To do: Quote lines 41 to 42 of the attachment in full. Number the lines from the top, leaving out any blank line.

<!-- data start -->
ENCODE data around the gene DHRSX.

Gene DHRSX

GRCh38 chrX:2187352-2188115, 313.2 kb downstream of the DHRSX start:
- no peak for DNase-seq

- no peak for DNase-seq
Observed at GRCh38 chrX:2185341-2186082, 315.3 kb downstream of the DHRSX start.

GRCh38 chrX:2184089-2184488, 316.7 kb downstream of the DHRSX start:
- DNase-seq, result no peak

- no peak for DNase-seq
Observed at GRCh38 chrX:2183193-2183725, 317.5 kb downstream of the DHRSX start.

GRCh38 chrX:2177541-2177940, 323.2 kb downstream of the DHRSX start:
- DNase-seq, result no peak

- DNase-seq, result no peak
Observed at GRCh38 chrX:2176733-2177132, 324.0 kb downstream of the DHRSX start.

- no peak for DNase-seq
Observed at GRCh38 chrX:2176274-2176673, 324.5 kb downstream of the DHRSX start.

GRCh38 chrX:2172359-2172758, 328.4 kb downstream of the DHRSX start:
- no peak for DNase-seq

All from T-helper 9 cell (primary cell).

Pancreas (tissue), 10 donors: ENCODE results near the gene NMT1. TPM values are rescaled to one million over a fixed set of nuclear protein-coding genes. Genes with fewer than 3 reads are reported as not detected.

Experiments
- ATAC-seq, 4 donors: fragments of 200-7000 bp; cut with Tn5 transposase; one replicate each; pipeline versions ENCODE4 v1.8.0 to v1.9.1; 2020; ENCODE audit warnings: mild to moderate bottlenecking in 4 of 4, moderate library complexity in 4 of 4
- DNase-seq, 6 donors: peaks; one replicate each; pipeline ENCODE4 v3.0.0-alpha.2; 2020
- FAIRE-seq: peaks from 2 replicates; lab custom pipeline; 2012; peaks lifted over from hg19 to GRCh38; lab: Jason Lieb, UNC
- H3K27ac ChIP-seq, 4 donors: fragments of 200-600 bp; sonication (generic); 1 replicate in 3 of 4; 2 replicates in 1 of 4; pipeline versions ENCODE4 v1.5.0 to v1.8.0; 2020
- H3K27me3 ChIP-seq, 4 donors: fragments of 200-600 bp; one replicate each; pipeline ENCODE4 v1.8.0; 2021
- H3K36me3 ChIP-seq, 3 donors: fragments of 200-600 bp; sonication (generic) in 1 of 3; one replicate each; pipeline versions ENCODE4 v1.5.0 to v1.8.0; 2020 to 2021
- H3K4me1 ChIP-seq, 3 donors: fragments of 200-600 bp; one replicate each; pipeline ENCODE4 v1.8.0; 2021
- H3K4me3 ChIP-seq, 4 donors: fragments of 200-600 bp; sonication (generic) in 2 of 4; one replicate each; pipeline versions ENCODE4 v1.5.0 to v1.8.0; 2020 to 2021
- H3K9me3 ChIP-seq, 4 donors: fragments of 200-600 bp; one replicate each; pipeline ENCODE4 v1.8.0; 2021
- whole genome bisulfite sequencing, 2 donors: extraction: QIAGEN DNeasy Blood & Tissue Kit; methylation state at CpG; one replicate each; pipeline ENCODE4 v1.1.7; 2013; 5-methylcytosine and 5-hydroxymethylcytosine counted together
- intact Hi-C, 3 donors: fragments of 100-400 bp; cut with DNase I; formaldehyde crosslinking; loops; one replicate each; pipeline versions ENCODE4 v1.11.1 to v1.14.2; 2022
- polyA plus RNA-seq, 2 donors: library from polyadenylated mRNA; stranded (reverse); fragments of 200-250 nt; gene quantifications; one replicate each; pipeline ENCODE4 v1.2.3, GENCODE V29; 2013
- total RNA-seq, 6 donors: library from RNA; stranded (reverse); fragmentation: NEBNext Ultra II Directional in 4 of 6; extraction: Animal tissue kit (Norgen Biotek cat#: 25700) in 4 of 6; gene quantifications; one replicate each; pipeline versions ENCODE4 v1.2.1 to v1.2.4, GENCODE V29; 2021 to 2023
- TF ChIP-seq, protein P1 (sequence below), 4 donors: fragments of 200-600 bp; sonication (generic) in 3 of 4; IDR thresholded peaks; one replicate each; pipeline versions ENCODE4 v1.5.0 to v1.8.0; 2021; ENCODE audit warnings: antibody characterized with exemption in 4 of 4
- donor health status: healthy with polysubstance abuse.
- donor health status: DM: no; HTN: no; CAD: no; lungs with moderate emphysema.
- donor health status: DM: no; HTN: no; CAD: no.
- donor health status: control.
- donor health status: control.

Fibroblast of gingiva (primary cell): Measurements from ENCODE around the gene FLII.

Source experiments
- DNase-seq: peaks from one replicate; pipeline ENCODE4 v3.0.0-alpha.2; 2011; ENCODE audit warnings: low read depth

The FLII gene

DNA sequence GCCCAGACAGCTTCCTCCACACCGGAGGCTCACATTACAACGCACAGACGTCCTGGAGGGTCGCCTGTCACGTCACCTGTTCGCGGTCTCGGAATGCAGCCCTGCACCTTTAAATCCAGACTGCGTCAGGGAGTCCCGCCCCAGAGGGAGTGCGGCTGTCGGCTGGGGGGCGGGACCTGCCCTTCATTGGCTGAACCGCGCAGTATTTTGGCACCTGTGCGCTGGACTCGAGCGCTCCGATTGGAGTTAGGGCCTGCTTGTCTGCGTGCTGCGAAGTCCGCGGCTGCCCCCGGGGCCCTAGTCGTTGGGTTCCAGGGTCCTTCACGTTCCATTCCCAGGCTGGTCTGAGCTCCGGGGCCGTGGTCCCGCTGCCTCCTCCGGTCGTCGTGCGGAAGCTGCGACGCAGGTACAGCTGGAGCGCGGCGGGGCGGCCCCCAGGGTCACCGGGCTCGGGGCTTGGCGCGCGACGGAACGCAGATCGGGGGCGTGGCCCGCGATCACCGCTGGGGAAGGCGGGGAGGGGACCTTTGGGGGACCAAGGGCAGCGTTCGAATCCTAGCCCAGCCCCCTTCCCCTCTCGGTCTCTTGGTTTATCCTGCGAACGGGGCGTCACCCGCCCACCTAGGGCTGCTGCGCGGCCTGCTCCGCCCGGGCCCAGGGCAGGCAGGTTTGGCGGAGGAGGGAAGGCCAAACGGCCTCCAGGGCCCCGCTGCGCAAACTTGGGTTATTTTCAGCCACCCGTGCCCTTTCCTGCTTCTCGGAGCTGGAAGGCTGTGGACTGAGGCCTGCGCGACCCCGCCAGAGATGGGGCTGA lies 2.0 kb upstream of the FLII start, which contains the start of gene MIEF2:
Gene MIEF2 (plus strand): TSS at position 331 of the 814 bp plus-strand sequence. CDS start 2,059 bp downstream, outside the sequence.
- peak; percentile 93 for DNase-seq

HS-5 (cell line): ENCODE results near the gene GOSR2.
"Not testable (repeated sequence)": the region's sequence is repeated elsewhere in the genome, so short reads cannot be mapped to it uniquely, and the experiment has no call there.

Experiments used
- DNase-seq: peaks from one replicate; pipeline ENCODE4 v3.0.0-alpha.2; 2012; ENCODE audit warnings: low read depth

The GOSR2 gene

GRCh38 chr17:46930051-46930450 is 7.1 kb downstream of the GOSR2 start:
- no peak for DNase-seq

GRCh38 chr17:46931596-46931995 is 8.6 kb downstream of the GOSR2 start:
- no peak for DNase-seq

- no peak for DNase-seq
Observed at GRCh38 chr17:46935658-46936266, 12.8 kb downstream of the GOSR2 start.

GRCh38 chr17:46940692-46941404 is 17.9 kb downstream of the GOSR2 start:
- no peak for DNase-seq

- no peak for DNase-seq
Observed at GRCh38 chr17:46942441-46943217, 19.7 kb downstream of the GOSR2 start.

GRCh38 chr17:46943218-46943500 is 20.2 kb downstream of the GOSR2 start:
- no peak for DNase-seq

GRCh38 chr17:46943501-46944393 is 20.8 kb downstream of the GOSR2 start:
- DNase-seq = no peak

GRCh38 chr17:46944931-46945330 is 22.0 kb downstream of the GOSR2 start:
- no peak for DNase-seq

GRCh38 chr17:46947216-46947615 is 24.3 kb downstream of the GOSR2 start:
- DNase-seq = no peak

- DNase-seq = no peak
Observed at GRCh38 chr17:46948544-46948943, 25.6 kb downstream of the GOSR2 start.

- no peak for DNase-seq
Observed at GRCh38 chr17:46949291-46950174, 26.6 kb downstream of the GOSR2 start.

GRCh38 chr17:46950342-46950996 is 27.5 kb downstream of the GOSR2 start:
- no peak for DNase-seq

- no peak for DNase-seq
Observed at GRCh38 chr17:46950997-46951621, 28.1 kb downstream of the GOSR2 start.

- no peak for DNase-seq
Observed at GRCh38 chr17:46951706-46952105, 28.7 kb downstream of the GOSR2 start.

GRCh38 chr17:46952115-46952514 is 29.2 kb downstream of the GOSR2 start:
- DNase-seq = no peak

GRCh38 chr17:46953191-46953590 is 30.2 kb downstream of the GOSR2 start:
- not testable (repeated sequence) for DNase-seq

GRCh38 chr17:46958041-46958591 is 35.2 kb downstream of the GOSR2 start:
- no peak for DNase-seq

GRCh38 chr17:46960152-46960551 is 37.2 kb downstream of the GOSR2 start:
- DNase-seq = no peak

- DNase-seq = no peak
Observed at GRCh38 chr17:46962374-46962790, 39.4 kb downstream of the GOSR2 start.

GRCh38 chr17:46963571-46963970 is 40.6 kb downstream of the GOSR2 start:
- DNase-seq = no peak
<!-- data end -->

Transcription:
Fibroblast of gingiva (primary cell): Measurements from ENCODE around the gene FLII.

Source experiments